Without a dedicated taskforce, the outlet says, it will be very difficult for the authorities to enforce the traffic rules.

For more information on the Amalfi Coast’s summer traffic rules and schedule and how this may apply to you, contact your accommodation provider or the Comune di Positano‘s tourist office.

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For members


EU delays passport scan system and €7 travel fee until 2023

Two major changes that were due to come into force in 2022 for travellers entering the EU - an enhanced passport scanning system and the introduction of a €7 visa for tourists - have been delayed for a year.

EU delays passport scan system and €7 travel fee until 2023

Although both the EES and ETIAS schemes are still due to be introduced in the European Commission has pushed back the start dates for both until 2023.

It comes amid a chaotic summer for travel in Europe, with airports struggling with staff shortages and strikes while some crossings from the UK to France have been hit by long delays as extra post-Brexit checks are performed during the peak holiday season. 

The two separate changes to travel in the EU and Schengen zone were originally due to come into effect in 2020, but were delayed because of the pandemic. Now the EES system is expected to come into effect in May 2023, while ETIAS will come into effect in November 2023.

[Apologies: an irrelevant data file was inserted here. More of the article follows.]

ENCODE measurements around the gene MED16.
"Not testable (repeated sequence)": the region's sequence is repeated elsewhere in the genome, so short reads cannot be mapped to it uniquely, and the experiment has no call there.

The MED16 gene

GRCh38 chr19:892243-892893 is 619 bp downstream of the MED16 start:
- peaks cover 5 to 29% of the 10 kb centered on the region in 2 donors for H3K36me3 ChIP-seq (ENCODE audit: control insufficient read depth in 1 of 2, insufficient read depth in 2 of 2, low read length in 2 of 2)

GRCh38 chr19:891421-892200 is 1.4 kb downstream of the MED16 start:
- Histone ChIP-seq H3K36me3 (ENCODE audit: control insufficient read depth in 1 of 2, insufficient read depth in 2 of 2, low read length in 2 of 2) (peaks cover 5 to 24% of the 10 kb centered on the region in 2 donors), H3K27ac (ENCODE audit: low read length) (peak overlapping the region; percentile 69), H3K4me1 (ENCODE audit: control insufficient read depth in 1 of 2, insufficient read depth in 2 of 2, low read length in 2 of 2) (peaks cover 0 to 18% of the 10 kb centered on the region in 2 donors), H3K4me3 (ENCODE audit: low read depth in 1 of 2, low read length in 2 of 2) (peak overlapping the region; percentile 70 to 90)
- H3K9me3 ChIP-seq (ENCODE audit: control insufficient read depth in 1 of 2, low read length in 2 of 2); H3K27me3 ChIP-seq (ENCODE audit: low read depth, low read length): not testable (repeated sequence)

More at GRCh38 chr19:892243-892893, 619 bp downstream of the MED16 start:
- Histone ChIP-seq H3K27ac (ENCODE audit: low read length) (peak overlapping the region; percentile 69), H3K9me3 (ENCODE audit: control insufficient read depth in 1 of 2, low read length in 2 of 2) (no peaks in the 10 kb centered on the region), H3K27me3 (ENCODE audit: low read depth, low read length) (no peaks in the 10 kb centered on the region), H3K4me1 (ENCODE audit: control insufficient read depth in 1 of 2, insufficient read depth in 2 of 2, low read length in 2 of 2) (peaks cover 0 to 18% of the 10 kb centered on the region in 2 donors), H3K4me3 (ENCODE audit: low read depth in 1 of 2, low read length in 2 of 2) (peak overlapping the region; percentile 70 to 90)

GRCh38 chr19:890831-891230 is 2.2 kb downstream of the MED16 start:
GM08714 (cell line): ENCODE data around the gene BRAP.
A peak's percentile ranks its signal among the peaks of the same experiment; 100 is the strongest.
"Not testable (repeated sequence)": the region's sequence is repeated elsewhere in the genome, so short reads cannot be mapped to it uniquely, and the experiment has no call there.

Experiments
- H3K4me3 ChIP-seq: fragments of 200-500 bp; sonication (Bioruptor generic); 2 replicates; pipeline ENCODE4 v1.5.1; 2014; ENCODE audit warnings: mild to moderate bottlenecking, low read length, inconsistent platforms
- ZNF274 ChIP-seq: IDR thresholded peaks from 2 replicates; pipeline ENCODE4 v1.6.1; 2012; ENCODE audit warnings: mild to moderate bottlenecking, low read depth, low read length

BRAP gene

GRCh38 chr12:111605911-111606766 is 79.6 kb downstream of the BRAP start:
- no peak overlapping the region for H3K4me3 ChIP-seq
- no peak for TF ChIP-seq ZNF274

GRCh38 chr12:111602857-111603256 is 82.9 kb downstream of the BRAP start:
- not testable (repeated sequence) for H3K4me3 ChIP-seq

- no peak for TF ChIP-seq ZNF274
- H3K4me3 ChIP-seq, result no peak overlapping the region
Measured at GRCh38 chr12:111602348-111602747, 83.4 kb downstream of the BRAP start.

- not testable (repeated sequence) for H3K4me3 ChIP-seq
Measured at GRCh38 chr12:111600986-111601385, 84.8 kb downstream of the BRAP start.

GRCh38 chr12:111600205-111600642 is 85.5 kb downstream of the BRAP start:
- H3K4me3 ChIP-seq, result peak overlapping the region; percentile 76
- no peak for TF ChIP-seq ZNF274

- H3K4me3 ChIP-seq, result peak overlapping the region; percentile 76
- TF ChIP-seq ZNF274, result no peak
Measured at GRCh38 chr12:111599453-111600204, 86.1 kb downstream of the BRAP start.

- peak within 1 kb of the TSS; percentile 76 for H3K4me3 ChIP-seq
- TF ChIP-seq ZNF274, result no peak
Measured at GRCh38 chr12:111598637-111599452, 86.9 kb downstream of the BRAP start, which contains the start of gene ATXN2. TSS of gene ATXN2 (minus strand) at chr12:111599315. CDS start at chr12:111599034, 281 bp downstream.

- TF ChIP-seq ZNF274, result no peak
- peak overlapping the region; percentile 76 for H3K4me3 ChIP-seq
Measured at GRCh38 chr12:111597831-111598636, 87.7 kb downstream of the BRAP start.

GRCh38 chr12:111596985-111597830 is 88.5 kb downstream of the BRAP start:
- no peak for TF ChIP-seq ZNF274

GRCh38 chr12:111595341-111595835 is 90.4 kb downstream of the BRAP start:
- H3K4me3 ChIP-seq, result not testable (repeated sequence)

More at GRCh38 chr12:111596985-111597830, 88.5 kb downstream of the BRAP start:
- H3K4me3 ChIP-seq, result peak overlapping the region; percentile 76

The EES – Entry and Exit System – is essentially enhanced passport scanning at the EU’s borders and means passports will not only be checked for ID and security, but also for entry and exit dates, in effect tightening up enforcement of the ’90 day rule’ that limits the amount of time non-EU citizens can spend in the Bloc without having a visa.

It will not affect non-EU citizens who live in an EU country with a residency permit or visa.

There have been concerns that the longer checks will make transiting the EU’s external borders slower, a particular problem at the UK port of Dover, where the infrastructure is already struggling to cope with enhanced post-Brexit checks of people travelling to France.

You can read a full explanation of EES, what it is and who is affects HERE.

The ETIAS system will apply to all non-EU visitors to an EU country – eg tourists, second-home owners, those making family visits and people doing short-term work.

It will involve visitors registering in advance for a visa and paying a €7 fee. The visa will be valid for three years and can be used for multiple trips – essentially the system is very similar to the ESTA visa required for visitors to the USA. 

Residents of an EU country who have a residency card or visa will not need one.

You can read the full details on ETIAS, how it works and who it affects HERE.

Both systems will apply only to people who do not have citizenship of an EU country – for example Brits, Americans, Australians and Canadians – and will be used only at external EU/Schengen borders, so it won’t be required when travelling between France and Germany, for example.